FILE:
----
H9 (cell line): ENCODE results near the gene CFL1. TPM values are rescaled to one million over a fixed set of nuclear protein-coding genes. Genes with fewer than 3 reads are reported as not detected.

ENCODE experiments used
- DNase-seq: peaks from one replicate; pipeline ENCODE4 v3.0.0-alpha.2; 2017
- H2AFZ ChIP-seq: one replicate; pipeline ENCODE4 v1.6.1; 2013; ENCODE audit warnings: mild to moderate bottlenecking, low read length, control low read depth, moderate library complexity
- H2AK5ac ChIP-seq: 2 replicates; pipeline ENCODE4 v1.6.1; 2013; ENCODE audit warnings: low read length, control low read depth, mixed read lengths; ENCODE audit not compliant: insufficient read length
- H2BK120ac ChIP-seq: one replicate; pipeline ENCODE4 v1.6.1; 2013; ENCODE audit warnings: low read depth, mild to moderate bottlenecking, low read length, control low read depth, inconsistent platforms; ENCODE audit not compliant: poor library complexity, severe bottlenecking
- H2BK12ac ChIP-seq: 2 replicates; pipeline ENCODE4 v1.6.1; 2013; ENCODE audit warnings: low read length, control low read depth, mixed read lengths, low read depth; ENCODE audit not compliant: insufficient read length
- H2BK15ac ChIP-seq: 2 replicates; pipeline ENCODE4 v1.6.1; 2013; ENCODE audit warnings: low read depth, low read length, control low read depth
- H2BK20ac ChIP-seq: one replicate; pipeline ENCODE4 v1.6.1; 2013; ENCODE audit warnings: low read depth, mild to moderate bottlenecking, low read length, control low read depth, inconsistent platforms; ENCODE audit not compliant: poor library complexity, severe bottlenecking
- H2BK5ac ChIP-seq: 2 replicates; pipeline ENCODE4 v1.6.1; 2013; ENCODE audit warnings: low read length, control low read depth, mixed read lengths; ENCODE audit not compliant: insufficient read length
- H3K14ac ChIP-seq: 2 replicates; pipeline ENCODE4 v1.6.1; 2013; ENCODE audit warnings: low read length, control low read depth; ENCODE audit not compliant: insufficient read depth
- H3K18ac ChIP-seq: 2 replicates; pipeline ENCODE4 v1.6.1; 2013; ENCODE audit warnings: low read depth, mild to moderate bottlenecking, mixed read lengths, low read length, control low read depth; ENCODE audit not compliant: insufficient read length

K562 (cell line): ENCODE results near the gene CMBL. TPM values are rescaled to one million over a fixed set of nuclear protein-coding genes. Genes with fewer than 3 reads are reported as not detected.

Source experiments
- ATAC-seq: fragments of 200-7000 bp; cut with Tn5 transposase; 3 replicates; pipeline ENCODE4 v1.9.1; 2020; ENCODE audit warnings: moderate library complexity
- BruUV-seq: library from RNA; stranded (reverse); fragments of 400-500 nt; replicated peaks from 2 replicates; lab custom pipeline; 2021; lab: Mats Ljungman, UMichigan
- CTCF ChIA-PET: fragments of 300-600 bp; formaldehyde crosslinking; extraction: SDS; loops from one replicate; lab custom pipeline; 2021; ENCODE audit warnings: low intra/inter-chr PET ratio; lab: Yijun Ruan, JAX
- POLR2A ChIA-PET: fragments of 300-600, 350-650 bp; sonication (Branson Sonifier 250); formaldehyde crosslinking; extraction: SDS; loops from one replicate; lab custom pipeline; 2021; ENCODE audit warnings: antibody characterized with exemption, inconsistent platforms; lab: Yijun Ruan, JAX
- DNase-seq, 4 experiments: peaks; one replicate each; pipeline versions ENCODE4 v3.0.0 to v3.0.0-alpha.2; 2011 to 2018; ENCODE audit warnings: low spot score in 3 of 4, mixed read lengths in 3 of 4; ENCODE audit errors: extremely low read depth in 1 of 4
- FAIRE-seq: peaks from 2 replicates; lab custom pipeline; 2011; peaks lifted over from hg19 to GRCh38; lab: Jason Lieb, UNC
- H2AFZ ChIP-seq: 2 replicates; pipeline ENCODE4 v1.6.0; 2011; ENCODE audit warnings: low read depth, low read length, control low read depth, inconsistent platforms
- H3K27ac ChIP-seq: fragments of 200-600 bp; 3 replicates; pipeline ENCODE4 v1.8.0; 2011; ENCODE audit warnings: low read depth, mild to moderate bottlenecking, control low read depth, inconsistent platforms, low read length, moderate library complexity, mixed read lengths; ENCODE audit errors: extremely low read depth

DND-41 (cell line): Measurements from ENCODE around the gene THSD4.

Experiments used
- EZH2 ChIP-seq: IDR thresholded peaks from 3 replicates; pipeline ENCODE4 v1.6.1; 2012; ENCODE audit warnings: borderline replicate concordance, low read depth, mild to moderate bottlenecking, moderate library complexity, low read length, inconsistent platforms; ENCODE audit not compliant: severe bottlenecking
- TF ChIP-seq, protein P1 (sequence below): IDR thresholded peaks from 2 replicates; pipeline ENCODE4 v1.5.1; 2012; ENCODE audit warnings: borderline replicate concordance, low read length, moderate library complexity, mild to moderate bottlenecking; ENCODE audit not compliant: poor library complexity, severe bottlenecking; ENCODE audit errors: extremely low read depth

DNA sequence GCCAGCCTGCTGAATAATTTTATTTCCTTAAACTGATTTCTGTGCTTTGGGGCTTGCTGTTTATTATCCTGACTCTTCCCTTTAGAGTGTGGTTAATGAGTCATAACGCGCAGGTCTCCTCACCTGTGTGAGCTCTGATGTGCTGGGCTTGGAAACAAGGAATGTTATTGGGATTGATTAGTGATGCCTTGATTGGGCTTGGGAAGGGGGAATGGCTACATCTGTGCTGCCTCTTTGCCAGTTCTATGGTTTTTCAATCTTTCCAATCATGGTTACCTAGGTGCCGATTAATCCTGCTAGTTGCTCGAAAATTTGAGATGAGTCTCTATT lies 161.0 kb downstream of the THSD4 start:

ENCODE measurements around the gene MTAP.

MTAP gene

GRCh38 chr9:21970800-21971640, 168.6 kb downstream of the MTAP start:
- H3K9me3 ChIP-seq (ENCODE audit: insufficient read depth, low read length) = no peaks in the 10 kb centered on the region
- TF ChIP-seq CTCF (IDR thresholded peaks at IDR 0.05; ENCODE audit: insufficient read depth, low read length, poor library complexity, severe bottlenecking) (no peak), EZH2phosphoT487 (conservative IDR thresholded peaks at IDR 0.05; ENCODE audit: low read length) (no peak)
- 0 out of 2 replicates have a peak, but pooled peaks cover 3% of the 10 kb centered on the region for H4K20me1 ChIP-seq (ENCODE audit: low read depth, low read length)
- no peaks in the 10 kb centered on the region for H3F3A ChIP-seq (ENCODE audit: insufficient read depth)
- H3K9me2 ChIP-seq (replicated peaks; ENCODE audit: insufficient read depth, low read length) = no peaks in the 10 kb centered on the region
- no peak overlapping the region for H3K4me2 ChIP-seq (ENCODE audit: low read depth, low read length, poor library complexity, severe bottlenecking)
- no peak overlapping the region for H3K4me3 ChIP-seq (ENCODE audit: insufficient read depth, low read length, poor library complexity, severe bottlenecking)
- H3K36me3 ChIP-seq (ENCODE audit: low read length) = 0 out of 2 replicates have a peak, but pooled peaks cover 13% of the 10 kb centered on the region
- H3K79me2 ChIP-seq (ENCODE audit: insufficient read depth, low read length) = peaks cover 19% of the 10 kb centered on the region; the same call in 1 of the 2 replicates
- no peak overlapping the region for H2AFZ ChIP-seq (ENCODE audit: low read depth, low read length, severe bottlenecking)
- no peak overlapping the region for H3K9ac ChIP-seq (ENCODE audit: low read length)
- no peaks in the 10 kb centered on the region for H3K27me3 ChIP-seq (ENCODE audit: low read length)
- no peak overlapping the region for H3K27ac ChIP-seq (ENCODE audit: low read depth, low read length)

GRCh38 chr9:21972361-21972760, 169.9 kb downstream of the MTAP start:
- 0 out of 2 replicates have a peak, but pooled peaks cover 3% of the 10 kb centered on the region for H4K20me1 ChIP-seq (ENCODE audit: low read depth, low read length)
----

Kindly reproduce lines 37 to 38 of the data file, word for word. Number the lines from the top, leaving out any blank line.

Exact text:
- no peak overlapping the region for H3K4me3 ChIP-seq (ENCODE audit: insufficient read depth, low read length, poor library complexity, severe bottlenecking)
- H3K36me3 ChIP-seq (ENCODE audit: low read length) = 0 out of 2 replicates have a peak, but pooled peaks cover 13% of the 10 kb centered on the region